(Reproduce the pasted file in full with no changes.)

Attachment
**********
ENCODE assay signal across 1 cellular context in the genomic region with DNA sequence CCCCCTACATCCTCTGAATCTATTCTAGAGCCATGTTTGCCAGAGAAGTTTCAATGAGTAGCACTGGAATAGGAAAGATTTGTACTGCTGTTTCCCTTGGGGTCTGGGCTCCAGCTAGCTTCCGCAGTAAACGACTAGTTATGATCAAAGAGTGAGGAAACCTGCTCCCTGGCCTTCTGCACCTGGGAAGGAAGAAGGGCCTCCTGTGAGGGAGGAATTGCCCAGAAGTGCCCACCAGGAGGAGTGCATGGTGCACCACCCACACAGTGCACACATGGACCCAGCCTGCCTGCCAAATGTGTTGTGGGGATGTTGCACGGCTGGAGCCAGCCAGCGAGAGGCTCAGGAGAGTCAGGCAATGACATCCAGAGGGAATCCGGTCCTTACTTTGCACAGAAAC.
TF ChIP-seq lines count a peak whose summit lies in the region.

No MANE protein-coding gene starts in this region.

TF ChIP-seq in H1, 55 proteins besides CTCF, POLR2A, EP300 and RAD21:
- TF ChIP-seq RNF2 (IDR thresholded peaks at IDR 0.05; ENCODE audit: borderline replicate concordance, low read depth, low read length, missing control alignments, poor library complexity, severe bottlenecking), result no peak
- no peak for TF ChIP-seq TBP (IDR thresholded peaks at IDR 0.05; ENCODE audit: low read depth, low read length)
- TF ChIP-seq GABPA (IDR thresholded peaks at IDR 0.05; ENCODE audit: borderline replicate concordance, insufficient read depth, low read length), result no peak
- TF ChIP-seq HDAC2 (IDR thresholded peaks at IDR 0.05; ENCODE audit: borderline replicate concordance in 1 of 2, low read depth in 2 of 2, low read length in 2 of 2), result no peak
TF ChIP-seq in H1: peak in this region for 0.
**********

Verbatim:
ENCODE assay signal across 1 cellular context in the genomic region with DNA sequence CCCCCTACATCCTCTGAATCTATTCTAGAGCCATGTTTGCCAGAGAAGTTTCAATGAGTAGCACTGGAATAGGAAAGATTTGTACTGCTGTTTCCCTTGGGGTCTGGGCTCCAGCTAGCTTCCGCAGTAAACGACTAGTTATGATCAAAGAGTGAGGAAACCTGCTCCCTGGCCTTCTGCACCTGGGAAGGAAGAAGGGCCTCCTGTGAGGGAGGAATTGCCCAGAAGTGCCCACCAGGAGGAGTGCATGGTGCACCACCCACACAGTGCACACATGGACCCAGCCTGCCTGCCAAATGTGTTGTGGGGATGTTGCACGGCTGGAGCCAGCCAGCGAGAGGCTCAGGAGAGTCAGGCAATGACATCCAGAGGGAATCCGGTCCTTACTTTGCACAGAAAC.
TF ChIP-seq lines count a peak whose summit lies in the region.

No MANE protein-coding gene starts in this region.

TF ChIP-seq in H1, 55 proteins besides CTCF, POLR2A, EP300 and RAD21:
- TF ChIP-seq RNF2 (IDR thresholded peaks at IDR 0.05; ENCODE audit: borderline replicate concordance, low read depth, low read length, missing control alignments, poor library complexity, severe bottlenecking), result no peak
- no peak for TF ChIP-seq TBP (IDR thresholded peaks at IDR 0.05; ENCODE audit: low read depth, low read length)
- TF ChIP-seq GABPA (IDR thresholded peaks at IDR 0.05; ENCODE audit: borderline replicate concordance, insufficient read depth, low read length), result no peak
- TF ChIP-seq HDAC2 (IDR thresholded peaks at IDR 0.05; ENCODE audit: borderline replicate concordance in 1 of 2, low read depth in 2 of 2, low read length in 2 of 2), result no peak
TF ChIP-seq in H1: peak in this region for 0.